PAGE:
In the early hours of August 18, 1936, the dim morning light cast shapeless shadows on the ravine of the road that connects Víznar and Alcafar, two villages on the outskirts of Granada, Andalusia, Spain.
The huge mass graves were already waiting open. Some had been dug by the convicts themselves hours before.
Those walking toward death might trip over the roots of ancient trees, retinas dilating with darkness and terror. In this last procession, someone might have been clutching a medicine pot, a seamstress’s thimble, a third – objects actually found later in archaeological excavations.
Among those shot by Franco’s troops that night was the Grenadian poet Federico García Lorca, then 38 years old.
86 years ago, in that distant dawn of Spanish summer, Lorca disappeared, and so he remains ghostly: whereabouts unknown. Like the other 300 to 400 people who are estimated to have been killed and buried in the same place.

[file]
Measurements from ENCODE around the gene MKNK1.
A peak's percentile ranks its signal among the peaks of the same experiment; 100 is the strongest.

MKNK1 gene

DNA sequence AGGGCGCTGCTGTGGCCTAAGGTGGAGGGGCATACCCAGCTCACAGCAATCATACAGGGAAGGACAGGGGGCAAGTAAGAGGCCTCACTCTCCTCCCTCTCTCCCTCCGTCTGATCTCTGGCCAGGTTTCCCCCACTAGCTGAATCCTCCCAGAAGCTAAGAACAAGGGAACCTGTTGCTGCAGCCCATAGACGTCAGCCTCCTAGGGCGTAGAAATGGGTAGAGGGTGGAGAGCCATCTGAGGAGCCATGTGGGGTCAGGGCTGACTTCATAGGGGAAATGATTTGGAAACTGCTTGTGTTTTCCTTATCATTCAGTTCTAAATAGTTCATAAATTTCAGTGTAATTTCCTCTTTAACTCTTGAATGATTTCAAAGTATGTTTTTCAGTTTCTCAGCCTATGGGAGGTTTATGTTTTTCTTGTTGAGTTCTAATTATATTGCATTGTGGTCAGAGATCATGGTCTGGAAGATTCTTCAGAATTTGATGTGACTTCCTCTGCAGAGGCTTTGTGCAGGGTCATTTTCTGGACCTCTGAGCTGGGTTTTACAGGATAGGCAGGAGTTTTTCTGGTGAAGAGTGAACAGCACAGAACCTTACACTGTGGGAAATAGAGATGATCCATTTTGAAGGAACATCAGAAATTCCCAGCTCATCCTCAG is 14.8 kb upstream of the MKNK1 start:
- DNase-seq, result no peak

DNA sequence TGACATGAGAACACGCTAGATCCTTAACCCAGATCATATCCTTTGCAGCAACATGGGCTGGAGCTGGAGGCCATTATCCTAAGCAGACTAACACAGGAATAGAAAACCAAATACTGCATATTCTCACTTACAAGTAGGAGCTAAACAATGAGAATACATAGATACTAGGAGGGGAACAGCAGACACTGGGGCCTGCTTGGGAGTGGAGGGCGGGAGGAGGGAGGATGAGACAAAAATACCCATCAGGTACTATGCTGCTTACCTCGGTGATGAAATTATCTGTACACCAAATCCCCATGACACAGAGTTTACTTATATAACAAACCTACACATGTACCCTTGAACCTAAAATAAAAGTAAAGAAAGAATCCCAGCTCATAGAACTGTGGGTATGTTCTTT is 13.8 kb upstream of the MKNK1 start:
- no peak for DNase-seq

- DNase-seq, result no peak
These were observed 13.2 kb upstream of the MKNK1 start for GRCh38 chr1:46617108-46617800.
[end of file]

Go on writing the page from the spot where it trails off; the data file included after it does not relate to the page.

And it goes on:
Lorca, a member of the so-called generation of 27 and the biggest name in 20th century Spanish literature, was one of the first victims of Francoism, just a month after the 1936 coup that would launch the country into a long period of war and dictatorship.
Had he been buried in this barren ravine, piled with other bodies in a hole in the earth? Or transferred to another location? Had it been covered with lime so that the bones could not be easily identified, as murderers used to do?